Updated 3:15 p.m. | Posted 9:51 a.m.
Ramsey County Attorney John Choi said Friday that he's tapped ex-Hamline University law school dean Don Lewis to be a "special prosecutor" to help him make decisions tied to the Philando Castile police shooting.
Lewis will be "an integral member of our team" and "substantially involved" in decisions tied to the case, Choi told reporters.
Local activists, however, quickly challenged Lewis' independence.
Castile, 32, was shot and killed by St. Anthony police Jeronimo Yanez during a July 6 traffic stop in Falcon Heights. The bloody aftermath was captured by Castile's girlfriend, a passenger in the car, on live video streamed on Facebook, helping to fuel protests in Minnesota and across the country.
Choi, whose office will get the Castile case once the Minnesota Bureau of Criminal Apprehension completes its investigation, emphasized that no decision had been made yet on any charges in the shooting, or whether the case will be taken to a grand jury.
Police shooting cases typically go to grand juries, although Hennepin County Attorney Mike Freeman earlier this year chose not to send the Jamar Clark case to a grand jury. His office ultimately chose not to pursue charges against the Minneapolis officers, concluding the shooting was justified under state law.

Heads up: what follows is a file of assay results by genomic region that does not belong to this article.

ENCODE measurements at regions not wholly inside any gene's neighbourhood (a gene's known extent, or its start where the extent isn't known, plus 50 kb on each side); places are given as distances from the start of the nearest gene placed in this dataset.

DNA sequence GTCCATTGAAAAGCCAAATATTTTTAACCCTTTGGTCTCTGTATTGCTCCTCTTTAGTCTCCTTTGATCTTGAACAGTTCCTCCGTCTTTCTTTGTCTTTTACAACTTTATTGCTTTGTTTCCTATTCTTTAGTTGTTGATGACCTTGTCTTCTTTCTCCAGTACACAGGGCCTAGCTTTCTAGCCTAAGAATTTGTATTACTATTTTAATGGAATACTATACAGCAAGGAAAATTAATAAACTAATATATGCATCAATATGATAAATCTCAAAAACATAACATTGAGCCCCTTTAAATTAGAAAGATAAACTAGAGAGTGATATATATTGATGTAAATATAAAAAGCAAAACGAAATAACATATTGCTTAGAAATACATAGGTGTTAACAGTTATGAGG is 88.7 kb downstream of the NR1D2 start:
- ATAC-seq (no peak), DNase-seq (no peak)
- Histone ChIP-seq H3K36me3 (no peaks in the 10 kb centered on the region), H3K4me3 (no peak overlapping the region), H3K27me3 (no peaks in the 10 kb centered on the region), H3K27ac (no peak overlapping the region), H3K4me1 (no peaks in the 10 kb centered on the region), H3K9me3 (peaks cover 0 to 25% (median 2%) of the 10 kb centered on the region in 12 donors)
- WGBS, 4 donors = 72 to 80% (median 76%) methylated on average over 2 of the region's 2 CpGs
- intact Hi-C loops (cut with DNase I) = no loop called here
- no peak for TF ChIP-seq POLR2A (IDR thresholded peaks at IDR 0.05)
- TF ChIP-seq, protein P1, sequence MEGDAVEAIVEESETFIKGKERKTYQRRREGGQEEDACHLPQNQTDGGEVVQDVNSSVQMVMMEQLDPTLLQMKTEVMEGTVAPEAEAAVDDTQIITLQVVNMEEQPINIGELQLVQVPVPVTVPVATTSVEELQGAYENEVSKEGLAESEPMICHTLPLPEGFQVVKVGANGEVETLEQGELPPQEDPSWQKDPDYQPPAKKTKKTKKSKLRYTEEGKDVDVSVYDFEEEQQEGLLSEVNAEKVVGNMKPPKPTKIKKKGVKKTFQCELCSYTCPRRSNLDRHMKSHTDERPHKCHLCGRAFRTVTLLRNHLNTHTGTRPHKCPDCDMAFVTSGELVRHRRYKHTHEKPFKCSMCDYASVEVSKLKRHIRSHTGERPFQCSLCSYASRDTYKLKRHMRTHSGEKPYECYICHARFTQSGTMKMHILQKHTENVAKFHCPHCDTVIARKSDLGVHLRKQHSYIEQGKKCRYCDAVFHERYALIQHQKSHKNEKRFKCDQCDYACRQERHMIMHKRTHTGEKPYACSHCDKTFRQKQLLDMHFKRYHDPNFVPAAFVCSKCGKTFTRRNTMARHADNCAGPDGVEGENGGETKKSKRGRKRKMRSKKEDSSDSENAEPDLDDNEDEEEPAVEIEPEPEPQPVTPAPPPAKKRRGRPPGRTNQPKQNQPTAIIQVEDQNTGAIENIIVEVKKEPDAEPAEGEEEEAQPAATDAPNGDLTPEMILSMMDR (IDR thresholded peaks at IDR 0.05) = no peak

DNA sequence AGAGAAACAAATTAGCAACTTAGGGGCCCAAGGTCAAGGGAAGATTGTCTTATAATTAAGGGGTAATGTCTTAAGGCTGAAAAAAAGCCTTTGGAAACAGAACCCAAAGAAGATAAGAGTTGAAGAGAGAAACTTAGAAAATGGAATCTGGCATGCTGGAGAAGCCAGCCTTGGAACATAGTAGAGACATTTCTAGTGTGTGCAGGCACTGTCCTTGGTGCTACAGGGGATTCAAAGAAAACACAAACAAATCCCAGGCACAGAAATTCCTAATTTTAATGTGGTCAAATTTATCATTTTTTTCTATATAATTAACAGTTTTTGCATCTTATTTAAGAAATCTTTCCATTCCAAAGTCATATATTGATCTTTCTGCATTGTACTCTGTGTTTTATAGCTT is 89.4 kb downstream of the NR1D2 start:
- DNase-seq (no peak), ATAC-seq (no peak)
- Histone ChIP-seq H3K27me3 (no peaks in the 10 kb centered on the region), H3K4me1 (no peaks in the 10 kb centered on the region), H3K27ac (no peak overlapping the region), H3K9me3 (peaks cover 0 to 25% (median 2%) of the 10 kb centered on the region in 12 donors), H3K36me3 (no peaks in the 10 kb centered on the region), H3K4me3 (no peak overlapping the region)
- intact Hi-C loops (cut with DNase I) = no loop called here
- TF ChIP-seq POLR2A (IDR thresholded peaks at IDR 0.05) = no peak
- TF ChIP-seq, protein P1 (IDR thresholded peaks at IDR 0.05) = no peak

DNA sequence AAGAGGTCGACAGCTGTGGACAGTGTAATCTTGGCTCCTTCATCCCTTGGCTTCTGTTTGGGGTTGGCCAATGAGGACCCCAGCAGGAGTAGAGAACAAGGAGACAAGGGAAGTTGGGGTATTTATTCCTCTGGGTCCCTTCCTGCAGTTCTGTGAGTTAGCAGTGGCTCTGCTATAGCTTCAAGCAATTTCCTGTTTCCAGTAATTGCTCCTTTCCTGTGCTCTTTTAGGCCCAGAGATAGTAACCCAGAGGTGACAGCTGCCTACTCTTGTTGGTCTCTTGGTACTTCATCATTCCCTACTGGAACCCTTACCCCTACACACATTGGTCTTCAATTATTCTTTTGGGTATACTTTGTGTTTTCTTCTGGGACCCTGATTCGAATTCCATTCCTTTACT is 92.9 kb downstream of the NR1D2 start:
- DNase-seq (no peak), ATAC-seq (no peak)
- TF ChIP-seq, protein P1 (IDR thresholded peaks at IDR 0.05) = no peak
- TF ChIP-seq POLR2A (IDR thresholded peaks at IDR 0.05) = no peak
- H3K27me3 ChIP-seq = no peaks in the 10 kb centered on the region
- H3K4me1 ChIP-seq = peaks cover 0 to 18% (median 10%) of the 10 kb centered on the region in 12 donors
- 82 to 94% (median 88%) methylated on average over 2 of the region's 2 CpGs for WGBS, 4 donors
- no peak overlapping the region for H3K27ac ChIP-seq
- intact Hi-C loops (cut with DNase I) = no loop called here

Days after the Castile shooting, Choi told reporters that he'd talked to Freeman about a potential grand jury decision and acknowledged it was "a very difficult standard" to meet to bring criminal charges against a police officer in Minnesota.
Lewis, an African-American and longtime fixture in Twin Cities legal circles, vowed on Friday that his work on the Castile case would be "substantial, meaningful and visible."
Besides his years as Hamline law school dean, he also served as an assistant United States Attorney for Minnesota. He led St. Paul's outside investigation into the 2013 landslide at Lilydale Regional Park, in which two children died.
Flowers on Friday called Lewis' appointment in the Castile case "a "horrible choice. He's absolutely not neutral. When you get Don Lewis, you're getting someone to cover it up."
The Minneapolis NAACP also criticized the move.
"Don Lewis has a history of placing the interests of law enforcement ahead of the interests of justice," Minneapolis NAACP President Nekima Levy-Pounds said in a statement, adding that his appointment in the Castile case "feels like a return to business as usual."
Choi turned aside calls from Levy-Pounds and other activists who demanded that a prosecutor be appointed from outside his office. Doing that, Choi said, would be "abdicating my responsibility" and potentially creating more community mistrust.
Lewis' "independent perspective can only enhance the integrity and legitimacy of our decisions in this case," said Choi. "This is ultimately what justice requires."
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